CULTURAL COMPETENCE . in VICTIM SERVICES. Objectives. List four best practices to overcome language barriers. 2. Describe three strategies for over- coming cultural barriers in outreach and victim services. 3. Discuss components of an effective outreach plan for cultural
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in VICTIM SERVICES
2. Describe three strategies for over-
coming cultural barriers in outreach
and victim services.
3. Discuss components of an
effective outreach plan for cultural
and linguistic minorities.
U.S. Census Bureau
“The concept of race as used by the Census Bureau reflects self-identification by people according to the race or races with which they most closely identify. These categories are sociopolitical constructs and should not be interpreted as being scientific or anthropological in nature.”
U.S. Census Bureau
A set of attitudes, skills, behaviors, and policies that enable organizations and staff to work effectively in cross-cultural situations.
Cross et al
Who are the vulnerable populations in Ohio?
How do we know?
Why do they matter?
U.S. Census Bureau (Census 2000)
Native born minorities
- 11.5% African American
Foreign-born minorities (or ancestry):
OHIO IS DIVERSE. Each region is unique.
In Cleveland, for example:
Native born minorities
- 51% African American
“Spanish is the predominant language in 60 percent to 70 percent of cases where an interpreter is needed in Ohio.” (Supreme Court of Ohio, press release, 2003)
Cleveland has reported about:
40,000 Spanish speakers
OHIO IS GROWING MORE DIVERSE
(Disabilities estimated to affect 20% of the population)
c. 2.1 million Ohians affected
c. 1.1 m. w/severe disabilities
African (e.g., Somali)
Religious groups (Muslim, Buddhist, Jewish...)
HomelessOther Underserved Populations
Activities Packet, pages 1 and 2, Activity 1
IDENTIFYING UNDERSERVED POPULATIONS
Discuss in small groups. Answer questions.
Post-activity: What populations were the same for all members of your group? Which ones were different?
U.S. Census Bureau data: www.census.gov
Ohio Refugee Services Program
State/local planning data
Ethnic, community, and faith-based organizations
Local health department, schools & organizations that serve immigrants and vulnerable groups
Search in local newspaper database for articles on particular ethnic communities
Google and other search engines: excellent sources (but be careful)
List four strategies to overcome language barriers.
Tape: Communicating Effectively Through an Interpreter
Cross Cultural Health Care Program, Seattle
“No person in the United States shall, on ground of race, color, or national origin, be excluded from participation in, or be denied the benefits of, or be subjected to discrimination under any program or activity receiving Federal financial assistance."
The agency must provide interpreters at its own expense.
The agency should advise LEP clients of their rights (e.g., with multilingual posters).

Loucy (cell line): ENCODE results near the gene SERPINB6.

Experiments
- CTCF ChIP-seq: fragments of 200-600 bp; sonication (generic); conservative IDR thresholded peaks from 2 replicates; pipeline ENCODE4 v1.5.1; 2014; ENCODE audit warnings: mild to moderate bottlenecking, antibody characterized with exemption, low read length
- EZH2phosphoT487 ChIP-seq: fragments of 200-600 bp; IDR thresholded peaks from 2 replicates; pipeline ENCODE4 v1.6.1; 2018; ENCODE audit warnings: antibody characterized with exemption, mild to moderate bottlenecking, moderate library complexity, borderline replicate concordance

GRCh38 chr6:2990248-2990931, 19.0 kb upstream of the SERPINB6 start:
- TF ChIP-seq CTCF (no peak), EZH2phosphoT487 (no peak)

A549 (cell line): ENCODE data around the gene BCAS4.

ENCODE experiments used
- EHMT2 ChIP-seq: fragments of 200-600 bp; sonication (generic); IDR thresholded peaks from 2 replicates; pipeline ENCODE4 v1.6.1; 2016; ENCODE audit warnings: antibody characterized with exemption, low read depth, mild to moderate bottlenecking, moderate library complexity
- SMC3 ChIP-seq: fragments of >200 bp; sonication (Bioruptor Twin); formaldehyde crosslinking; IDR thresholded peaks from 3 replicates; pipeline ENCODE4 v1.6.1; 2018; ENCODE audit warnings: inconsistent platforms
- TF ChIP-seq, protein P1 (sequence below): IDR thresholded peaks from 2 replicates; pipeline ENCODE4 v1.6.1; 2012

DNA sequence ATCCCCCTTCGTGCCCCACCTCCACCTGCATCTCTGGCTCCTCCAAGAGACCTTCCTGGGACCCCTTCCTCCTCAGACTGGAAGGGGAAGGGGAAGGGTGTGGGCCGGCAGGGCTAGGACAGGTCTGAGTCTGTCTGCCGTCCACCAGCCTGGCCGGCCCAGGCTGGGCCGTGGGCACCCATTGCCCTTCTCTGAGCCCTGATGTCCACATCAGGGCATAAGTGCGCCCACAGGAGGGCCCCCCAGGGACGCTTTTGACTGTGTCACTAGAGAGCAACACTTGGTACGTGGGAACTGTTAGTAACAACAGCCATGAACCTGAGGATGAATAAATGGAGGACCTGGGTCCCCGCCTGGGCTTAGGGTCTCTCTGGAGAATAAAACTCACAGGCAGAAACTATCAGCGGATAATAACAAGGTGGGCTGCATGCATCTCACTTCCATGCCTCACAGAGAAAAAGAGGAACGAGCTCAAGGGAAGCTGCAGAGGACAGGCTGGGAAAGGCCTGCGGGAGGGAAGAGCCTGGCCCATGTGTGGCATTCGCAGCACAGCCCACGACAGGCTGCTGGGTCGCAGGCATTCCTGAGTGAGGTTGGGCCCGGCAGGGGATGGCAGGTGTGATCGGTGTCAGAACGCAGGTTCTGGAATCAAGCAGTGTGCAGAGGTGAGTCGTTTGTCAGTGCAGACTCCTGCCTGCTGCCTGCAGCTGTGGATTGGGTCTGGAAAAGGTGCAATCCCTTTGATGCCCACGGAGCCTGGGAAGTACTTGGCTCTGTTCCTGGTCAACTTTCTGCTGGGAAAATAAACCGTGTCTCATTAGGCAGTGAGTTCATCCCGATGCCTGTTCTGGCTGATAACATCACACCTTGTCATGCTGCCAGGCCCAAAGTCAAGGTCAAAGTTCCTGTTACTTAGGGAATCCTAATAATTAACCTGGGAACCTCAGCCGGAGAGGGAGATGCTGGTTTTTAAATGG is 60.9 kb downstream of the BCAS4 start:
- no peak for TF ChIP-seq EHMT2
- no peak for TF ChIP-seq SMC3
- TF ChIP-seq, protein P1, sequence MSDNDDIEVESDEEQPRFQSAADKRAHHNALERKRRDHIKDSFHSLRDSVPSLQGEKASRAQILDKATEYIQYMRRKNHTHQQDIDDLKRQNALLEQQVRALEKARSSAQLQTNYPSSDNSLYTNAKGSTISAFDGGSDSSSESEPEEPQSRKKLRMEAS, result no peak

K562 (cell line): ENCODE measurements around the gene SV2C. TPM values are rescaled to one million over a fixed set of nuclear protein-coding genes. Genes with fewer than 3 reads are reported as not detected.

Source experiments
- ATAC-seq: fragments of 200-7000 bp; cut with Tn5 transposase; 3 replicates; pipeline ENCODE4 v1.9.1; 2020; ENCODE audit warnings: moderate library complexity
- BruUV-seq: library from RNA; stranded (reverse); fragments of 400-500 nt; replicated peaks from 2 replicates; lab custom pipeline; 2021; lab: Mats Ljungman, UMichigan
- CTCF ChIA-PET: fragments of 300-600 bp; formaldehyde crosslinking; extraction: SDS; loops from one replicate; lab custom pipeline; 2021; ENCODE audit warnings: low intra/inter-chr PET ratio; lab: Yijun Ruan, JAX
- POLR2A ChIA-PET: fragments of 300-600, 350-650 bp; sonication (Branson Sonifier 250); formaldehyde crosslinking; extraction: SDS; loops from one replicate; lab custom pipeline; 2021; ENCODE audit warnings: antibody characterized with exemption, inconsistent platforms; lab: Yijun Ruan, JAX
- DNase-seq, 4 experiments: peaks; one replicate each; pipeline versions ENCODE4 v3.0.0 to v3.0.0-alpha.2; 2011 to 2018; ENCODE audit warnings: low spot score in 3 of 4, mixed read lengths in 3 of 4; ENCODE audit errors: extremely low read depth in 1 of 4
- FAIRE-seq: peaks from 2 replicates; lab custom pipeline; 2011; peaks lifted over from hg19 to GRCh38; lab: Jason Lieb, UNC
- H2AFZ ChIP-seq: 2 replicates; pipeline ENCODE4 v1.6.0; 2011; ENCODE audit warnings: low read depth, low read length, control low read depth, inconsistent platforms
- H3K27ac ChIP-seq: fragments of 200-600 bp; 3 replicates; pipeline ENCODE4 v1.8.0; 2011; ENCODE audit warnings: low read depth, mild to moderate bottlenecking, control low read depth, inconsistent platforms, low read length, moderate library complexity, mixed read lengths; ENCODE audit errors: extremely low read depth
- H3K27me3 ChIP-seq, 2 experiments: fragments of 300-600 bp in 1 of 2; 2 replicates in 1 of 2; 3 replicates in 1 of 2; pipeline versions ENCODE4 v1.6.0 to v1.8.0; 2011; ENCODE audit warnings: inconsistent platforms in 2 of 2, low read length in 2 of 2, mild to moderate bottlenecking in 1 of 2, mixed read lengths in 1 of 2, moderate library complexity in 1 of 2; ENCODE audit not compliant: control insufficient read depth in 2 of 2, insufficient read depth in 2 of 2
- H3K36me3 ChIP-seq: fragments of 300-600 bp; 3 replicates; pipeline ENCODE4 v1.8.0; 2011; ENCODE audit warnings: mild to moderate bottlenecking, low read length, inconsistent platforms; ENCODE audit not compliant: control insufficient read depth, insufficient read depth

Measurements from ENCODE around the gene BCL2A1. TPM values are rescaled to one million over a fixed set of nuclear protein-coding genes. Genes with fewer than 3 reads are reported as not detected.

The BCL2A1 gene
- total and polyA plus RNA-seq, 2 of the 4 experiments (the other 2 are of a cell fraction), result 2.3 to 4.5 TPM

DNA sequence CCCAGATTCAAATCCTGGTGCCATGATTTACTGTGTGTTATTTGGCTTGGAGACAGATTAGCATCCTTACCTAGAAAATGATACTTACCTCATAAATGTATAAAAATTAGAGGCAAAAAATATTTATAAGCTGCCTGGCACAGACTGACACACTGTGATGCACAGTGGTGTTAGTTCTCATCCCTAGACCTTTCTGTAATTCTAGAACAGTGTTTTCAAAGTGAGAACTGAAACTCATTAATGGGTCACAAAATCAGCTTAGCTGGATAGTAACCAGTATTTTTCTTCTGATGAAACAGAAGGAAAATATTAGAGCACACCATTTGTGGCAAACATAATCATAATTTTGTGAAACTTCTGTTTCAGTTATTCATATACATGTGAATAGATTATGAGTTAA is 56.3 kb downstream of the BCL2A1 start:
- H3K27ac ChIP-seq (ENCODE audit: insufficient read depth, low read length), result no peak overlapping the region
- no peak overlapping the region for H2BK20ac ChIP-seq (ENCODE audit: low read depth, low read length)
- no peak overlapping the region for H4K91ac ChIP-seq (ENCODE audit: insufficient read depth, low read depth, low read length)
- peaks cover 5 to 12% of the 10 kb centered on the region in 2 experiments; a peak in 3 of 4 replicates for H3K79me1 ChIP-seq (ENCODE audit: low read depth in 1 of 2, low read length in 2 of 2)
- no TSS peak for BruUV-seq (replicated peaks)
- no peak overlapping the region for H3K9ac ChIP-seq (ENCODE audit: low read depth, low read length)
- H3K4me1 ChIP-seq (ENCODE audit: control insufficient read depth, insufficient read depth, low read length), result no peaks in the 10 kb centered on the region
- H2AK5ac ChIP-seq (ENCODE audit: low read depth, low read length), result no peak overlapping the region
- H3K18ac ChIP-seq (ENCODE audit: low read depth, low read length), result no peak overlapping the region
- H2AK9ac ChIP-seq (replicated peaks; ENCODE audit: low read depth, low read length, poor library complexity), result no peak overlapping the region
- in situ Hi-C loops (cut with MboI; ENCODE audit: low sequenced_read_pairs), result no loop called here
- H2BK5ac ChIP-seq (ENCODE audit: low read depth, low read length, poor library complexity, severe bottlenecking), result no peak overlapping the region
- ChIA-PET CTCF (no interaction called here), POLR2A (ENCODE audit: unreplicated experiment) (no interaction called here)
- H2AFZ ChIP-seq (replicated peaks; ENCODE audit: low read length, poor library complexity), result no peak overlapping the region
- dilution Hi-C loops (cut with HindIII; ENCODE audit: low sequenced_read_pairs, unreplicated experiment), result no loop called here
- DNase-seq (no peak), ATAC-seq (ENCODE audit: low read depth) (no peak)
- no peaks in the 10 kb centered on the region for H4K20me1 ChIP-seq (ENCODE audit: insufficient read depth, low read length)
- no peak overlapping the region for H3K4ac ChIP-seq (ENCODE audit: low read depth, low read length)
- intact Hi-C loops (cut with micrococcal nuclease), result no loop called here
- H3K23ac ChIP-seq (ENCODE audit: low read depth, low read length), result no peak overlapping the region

If an LEP client brings an interpreter, the agency should still offer an interpreter.
Vital documents may need to be translated.What Does the Law Mean?
Americans with Disabilities Act (ADA): 1990
Public Law 101-336
Draws from prior laws: Title VI of the Civil Rights Act (see above) and Title V of the Rehabilitation Act of 1973
Guidelines from DOJ: The Americans with Disabilities Act Handbook
FOUR BEST PRACTICES
ALL INTERPRETERS SHOULD BE TRAINED.
A language bank is:
Most on the list are volunteers.
Some are paid.
“Employee language banks” exist.
Activity Packet, pages 3 and 4, Activity 2.
Discuss in small groups. Answer questions.
Kaiser Permanente, Multicultural Health Series, “Proof.”
Describe three strategies for overcoming cultural barriers in outreach and victim services.
Culture can be defined in many ways… Here is one way to consider culture:
The shared knowledge, values, traditions, languages, beliefs, rules and worldview of a social group.
A society’s culture consists of whatever it is one has to know or believe in order to operate in a manner acceptable to its members.
"Cultural Anthropology and Linguistics"
“You can also think of culture as ‘our learned humanity.’ ”
How is culture like an iceberg?
MALKAM Cross-Cultural Training in Canada
(Concept from Edward T. Hall, The Hidden Dimension, 1969
A historic progression in the U.S.
Then cultural awareness training…
Then cultural sensitivity…
And now cultural competence…
A set of attitudes, skills, behaviors, and policies that enable organizations and staff to work effectively in cross-cultural situations.Cross et al
The ability of individuals and systems to respond respectfully and effectively to people of all cultures, in a manner that affirms the worth and preserves the dignity of individuals, families, and communities.
University of Minnesota
1. Partner with specialists.
2. Use cultural mediators.
3. Find practical resources.
WHO ARE THE EXPERTS?
Contact the trainer for a free listing of resources.
Activity Packet, page 5.